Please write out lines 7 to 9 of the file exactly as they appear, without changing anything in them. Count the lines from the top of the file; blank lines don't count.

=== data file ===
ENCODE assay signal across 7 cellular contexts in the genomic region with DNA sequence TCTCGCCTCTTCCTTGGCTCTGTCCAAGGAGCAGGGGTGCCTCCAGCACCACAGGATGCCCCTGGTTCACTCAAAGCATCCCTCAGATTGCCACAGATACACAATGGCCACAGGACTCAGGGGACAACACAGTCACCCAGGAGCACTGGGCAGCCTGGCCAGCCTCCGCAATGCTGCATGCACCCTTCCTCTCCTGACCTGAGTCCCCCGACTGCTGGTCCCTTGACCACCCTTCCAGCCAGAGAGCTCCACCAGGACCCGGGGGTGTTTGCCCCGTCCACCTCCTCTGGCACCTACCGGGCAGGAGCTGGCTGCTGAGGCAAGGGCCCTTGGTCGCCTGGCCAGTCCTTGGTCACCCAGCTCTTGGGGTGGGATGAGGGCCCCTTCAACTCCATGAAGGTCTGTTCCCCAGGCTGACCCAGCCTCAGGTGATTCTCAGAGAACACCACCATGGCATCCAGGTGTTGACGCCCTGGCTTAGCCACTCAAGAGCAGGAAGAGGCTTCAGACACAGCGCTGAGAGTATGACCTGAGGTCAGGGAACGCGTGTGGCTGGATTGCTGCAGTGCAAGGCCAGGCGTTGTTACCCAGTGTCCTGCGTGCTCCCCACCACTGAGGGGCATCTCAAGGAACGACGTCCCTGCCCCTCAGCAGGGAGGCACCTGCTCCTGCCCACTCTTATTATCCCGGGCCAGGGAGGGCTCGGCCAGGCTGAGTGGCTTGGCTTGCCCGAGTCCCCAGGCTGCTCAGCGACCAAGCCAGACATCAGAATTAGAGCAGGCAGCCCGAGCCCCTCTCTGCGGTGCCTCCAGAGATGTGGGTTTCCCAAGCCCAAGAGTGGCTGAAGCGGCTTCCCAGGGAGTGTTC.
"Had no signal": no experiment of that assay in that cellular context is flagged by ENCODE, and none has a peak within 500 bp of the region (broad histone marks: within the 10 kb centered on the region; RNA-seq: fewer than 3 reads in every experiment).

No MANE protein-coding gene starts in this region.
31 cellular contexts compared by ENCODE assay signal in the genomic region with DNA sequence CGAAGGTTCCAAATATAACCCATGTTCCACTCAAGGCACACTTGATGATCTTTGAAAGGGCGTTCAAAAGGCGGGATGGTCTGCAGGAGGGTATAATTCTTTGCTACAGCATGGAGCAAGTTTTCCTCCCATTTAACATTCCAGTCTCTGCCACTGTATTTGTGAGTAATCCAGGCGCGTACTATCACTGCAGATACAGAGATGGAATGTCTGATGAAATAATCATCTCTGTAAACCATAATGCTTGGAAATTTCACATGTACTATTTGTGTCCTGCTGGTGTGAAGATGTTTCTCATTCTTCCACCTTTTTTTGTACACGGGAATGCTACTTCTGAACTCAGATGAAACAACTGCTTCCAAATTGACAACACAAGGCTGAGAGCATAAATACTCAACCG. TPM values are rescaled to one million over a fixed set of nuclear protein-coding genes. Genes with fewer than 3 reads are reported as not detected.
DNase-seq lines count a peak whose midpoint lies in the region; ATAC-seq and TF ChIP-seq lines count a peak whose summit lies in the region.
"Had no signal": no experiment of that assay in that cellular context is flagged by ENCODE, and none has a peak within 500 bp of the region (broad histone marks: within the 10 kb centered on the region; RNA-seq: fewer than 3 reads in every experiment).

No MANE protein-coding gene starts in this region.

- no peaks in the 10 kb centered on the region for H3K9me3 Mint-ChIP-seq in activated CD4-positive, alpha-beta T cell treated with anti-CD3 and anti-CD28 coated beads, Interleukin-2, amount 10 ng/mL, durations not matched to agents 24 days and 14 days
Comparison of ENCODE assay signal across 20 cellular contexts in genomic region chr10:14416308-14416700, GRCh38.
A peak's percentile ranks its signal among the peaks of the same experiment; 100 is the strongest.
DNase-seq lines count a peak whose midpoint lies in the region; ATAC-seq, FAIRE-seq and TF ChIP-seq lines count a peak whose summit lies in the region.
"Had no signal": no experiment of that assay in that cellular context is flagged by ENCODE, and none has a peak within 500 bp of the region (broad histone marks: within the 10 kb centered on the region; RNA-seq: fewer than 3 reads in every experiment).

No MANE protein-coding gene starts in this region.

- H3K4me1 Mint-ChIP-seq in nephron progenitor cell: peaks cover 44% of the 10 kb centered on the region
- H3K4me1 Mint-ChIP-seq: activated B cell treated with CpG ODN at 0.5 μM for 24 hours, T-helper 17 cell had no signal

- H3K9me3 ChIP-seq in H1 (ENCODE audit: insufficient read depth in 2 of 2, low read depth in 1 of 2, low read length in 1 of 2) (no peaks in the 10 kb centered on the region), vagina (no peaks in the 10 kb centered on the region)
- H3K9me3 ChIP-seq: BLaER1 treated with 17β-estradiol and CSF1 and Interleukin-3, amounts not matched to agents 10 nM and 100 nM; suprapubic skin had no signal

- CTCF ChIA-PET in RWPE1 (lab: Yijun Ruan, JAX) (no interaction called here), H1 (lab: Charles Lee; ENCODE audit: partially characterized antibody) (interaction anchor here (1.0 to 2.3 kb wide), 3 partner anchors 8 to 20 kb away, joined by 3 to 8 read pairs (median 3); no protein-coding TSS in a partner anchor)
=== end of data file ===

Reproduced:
No MANE protein-coding gene starts in this region.

- no peaks in the 10 kb centered on the region for H3K9me3 Mint-ChIP-seq in activated CD4-positive, alpha-beta T cell treated with anti-CD3 and anti-CD28 coated beads, Interleukin-2, amount 10 ng/mL, durations not matched to agents 24 days and 14 days
Comparison of ENCODE assay signal across 20 cellular contexts in genomic region chr10:14416308-14416700, GRCh38.